But what if we instead created a simple command line interface that saves each webpage we want to read into a SQL database or a json file? That sounds like something fairly easy to implement, as I’m sure we’ll only need to write a short Python script as well as a few lines of Bash to glue the whole thing together.

We’ll be needing the Sys standard library in a couple of minutes, so we might as well import it now:

import sys
from trafilatura import fetch_url, extract
import json

def getContent(url):
    downloaded = fetch_url(url)
    result = extract(
    return json.loads(result)

We can then create a json file, using a function that we’ll only call the very first time that we run this script:

def createJSON(file_name):
    struct = {
        "articles": []
    with open(file_name, "w") as json_file:
        temp_struct = json.dump(struct,json_file)

That json file is currently empty, but the function below will append any new article to it:

def updateJSON(file_name, article):
    with open(file_name,"r+") as json_file:
        json_updated = json.load(json_file)
        temp_struct = {}
        kept = ["author","title","date","excerpt","source","raw_text"]
        for k,v in article.items():
            if k in kept:
                temp_struct[k] = v
        json.dump(json_updated, json_file, indent= 4)

Finally, let’s bundle everything together, using sys.argv[1] to get Trafilatura to fetch any url that we’ll want to paste into the command line invite:

if __name__ == "__main__":
    #createJSON("articles.json") # we only need this when we run the script for the first time 
        new_article = getContent(sys.argv[1])
        updateJSON("articles.json", new_article)
    except Exception as e:

Here’s what happens when we type in python and replace the url with a webpage we want to scrape:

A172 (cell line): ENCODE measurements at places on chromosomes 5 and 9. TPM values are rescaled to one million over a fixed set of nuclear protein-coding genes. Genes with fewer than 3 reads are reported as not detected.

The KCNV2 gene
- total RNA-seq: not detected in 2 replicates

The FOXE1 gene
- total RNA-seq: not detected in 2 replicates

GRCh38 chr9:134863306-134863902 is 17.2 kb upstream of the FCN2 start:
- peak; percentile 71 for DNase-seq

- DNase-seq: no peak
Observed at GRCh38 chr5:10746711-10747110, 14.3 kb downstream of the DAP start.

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What’s now left to do, is create a .sh file:


And populate it with the most simple Bash script that’s ever been written in the history of programming:

#! /bin/bash

cd /home/path_where_your_venv_folder_is_located
source bin/activate
read -p "Enter a url: " article_url
python $article_url

Of course, let’s grant this file the permissions it’ll need to run:

sudo chmod 755

And we’re good to go! When we type ./ in our terminal, we are now prompted to enter a website:

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The Python script runs, meaning that our article has been scraped and added to the json file! We can confirm this by opening the json file:

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That doesn’t look too great though, so what we could do at this point is use a database management system like DuckDB to try and convert this json file into tabular format. If you’re not familiar with DuckDB, I highly recommend you to check their comprehensive documentation page.

Really all we’re trying to do here, is turn our json file into a simple SQL table that we can query. It took me a while to figure out how to work with the specific format of our json file, until I found this great article which pointed me in the right direction:

import duckdb

query = duckdb.sql("""
    WITH t1 AS (
            UNNEST(articles) AS article
        article['date'] AS published
        , article['author'] AS author
        , article['title'] AS title
    FROM t1


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That’s much better!

Last but not least, Trafilatura’s official website has this page named “Notable projects using this software” where you will find some very interesting work made by third-party contributors and I’m sure will inspire you more than what we have just done.

See you in a few weeks for a new article!